Representation Still Matters

Grace McGinness, Sports Editor

Take “Lord of the Flies,” make it modern and turn all of the pre-pubescent boys into teenage girls.  This is what Amazon Prime did with its December 2020 show “The Wilds.”  

The show, which premiered its second season on May 6, follows eight teenage girls after their plane ride to a tropical escape instead crashes on a deserted island.  The girls spend the entirety of the first season trying to discover how and why they ended up there while simply trying to survive.  

The second season doubles the original cast.  

Now, a second cast of eight teenage boys has been added to the same island the girls are inhabiting after a similar plane crash.  

Even though the plot is similar to the first season, the writers successfully make the interactions between the two groups engaging and, at times, more entertaining than the first season.   

And, although it would seem when combining boys and girls that relationships would be the main source of drama, this is not the case, refreshingly so.  

But what separates the show from the traditional wilderness survival plot of, for example, “Lord of the Flies,” is the mystery woven into each season.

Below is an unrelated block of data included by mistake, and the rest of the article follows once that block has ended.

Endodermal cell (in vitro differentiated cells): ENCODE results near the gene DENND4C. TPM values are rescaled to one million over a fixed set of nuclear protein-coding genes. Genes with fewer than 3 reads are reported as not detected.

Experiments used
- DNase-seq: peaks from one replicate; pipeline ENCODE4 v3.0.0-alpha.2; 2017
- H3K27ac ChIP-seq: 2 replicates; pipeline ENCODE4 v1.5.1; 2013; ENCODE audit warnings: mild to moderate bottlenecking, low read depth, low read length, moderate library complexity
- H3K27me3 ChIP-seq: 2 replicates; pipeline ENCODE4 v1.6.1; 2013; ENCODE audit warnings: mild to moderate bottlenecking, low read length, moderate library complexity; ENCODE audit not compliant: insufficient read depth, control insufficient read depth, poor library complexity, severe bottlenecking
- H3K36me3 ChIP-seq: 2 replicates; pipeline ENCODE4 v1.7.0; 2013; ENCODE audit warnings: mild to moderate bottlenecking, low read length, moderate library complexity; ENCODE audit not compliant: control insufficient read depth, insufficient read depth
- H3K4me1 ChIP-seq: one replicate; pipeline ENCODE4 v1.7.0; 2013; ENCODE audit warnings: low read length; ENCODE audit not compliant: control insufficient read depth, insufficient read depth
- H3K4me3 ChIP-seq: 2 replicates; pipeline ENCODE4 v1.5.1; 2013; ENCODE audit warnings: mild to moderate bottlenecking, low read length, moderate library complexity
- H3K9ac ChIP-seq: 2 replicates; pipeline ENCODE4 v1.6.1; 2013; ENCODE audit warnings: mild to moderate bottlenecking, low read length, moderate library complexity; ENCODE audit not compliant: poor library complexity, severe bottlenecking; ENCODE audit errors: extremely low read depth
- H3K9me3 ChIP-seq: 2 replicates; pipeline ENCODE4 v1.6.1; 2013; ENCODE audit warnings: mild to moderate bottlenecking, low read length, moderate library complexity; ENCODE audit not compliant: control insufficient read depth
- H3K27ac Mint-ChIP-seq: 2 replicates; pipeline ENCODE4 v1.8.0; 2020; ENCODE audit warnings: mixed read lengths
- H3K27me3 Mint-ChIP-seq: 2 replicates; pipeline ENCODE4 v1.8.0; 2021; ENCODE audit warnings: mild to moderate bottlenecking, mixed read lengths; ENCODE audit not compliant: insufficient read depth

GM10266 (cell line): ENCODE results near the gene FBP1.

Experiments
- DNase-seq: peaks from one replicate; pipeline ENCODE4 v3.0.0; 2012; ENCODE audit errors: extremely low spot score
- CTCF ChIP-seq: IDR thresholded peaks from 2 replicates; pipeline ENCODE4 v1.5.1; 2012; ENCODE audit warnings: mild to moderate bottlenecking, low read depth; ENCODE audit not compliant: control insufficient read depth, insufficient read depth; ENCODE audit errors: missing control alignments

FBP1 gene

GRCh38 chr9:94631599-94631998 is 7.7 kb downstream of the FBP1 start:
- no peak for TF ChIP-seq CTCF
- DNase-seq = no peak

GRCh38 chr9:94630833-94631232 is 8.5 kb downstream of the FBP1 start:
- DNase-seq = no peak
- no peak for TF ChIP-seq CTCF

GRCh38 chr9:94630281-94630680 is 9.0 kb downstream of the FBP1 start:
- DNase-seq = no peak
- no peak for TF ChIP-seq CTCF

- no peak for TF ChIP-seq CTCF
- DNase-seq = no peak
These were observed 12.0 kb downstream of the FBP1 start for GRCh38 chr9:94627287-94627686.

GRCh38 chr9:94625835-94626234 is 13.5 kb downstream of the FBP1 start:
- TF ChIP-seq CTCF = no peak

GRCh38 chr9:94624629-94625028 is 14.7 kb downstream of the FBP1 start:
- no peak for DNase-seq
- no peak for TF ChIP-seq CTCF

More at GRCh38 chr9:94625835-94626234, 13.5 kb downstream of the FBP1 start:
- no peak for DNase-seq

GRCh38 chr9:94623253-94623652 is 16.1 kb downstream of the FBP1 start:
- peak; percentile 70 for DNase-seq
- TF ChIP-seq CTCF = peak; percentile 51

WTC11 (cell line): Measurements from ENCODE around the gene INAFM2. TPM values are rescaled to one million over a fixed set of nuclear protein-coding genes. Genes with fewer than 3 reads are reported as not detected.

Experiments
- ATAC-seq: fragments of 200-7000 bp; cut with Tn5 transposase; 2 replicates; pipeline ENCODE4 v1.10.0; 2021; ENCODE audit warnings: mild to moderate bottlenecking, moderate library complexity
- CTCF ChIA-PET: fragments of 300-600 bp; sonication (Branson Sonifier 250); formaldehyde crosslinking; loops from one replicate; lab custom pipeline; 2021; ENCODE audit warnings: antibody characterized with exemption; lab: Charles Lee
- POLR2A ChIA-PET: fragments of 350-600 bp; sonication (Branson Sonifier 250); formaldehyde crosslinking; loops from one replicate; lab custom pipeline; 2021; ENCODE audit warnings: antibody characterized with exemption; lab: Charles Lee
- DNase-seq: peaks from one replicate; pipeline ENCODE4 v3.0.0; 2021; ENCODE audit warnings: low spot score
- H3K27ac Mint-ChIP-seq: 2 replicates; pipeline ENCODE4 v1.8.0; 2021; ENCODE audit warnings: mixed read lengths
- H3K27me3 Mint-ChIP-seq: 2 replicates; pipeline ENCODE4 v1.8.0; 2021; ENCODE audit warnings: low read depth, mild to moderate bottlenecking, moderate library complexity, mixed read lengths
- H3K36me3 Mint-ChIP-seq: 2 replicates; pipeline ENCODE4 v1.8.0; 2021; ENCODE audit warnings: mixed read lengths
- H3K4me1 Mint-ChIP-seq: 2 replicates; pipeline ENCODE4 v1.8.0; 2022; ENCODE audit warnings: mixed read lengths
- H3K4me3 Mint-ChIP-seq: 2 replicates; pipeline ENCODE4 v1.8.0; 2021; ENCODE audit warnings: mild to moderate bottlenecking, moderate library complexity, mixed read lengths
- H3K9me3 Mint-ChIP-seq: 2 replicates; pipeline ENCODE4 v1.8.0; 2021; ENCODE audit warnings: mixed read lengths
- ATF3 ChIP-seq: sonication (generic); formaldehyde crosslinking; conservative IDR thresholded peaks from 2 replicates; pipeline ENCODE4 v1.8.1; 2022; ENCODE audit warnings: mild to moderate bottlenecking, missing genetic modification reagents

The show occurs in two separate timelines: one of which is on the island and the other in a post-rescue world in an unknown facility where the girls are interviewed.

This framing creates a wonderfully frustrating experience for the watcher, knowing more about the situation than the characters do at any given point.   

Where the show shines is in its casual representation of queer female characters and relationships.

The characters are introduced just like any of the other characters and their relationship develops in a perfectly awkward way like most other relationships showcased in young adult media.  

A February report from GLAAD concluded that “out of 775 series-regular characters on broadcast TV, 11.9% are LGBT, making up 92 characters, with an additional 49 in recurring roles.

As of five years ago, according to their 2017 “Where We Are on TV Report,” this percentage was half what it is today at 6%.

Even though representation on-screen has been steadily increasing over the years, casual representation still is and will always be important.